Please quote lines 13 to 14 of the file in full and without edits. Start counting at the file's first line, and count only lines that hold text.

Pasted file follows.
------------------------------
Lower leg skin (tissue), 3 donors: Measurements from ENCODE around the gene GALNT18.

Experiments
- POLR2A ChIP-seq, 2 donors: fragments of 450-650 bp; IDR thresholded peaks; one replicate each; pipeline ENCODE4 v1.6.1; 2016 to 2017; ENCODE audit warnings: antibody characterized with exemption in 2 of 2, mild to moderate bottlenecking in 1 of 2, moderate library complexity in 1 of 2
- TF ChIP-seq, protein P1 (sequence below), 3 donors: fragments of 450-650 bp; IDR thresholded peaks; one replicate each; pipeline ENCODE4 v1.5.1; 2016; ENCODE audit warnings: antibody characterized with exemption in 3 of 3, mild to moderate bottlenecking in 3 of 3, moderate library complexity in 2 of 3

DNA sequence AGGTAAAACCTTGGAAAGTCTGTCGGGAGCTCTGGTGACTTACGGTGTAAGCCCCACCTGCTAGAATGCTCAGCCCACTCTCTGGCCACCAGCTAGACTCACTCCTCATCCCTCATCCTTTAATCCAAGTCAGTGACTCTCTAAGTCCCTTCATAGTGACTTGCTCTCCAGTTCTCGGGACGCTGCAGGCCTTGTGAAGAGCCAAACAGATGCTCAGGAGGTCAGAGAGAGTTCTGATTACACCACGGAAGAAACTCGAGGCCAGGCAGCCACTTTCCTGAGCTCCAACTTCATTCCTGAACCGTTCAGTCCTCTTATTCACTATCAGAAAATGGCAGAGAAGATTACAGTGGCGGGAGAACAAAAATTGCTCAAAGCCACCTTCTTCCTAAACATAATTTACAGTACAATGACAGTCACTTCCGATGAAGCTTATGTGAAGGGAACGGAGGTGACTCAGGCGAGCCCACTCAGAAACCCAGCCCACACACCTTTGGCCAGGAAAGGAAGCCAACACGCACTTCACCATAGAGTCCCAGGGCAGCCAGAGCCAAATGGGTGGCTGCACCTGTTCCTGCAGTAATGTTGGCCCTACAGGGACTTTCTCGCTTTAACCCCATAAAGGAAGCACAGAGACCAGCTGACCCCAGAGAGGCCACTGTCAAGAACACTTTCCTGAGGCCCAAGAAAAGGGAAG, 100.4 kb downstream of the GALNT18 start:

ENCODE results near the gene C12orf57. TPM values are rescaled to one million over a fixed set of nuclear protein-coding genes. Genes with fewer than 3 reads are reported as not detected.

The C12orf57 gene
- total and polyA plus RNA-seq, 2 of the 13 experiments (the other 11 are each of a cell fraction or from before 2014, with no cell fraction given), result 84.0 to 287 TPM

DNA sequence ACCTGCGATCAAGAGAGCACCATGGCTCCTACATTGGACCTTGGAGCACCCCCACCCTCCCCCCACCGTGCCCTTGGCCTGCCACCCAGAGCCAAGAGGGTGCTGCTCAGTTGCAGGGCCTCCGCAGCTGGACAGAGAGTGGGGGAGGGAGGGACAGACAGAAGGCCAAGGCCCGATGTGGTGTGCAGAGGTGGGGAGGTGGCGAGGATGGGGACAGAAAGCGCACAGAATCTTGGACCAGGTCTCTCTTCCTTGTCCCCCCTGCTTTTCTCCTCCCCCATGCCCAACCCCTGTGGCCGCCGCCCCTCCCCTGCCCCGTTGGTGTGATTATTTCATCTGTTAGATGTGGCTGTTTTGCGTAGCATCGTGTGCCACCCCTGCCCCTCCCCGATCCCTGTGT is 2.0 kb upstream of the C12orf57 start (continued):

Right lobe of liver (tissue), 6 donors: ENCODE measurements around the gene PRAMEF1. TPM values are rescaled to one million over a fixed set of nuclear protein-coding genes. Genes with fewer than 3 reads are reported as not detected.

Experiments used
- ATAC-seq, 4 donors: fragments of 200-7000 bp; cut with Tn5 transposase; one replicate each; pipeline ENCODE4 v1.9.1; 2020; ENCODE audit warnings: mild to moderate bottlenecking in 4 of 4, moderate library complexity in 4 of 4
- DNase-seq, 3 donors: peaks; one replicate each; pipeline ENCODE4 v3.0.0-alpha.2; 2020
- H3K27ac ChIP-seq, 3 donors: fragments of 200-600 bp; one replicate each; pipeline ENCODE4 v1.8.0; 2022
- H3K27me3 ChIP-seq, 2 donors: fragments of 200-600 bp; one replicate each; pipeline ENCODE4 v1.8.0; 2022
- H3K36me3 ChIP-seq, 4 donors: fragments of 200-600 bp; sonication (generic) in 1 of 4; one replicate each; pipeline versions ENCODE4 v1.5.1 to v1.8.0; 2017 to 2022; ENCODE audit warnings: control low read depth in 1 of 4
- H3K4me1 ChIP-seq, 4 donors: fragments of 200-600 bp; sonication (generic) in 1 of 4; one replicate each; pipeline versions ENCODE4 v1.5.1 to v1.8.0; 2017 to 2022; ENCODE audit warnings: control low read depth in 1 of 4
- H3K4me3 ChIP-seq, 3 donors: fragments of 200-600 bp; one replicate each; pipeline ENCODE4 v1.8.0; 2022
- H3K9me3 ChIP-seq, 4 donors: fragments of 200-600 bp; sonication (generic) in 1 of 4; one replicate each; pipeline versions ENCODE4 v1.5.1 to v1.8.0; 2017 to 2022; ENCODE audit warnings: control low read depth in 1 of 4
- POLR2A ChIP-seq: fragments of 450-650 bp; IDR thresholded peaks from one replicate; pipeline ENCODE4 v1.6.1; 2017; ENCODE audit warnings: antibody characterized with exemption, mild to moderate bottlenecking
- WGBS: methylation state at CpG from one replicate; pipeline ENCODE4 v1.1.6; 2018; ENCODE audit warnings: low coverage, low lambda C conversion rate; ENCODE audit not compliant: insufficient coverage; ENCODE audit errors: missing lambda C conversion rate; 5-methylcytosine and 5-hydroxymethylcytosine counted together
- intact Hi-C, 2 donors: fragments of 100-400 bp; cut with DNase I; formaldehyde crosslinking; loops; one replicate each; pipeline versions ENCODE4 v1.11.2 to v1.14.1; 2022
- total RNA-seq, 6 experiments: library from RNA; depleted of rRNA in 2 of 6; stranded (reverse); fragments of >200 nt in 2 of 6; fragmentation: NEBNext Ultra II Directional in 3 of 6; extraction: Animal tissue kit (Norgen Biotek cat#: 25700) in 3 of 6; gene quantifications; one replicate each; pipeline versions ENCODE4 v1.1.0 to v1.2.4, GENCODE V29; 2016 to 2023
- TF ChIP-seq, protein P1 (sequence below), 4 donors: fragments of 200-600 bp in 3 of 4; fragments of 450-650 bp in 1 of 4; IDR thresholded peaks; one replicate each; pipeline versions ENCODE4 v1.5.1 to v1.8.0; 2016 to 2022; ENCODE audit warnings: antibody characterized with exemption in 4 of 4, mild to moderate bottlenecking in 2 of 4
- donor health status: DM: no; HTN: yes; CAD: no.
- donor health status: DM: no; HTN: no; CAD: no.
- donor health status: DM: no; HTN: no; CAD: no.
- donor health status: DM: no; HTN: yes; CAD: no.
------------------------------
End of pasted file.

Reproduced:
- DNase-seq, 3 donors: peaks; one replicate each; pipeline ENCODE4 v3.0.0-alpha.2; 2020
- H3K27ac ChIP-seq, 3 donors: fragments of 200-600 bp; one replicate each; pipeline ENCODE4 v1.8.0; 2022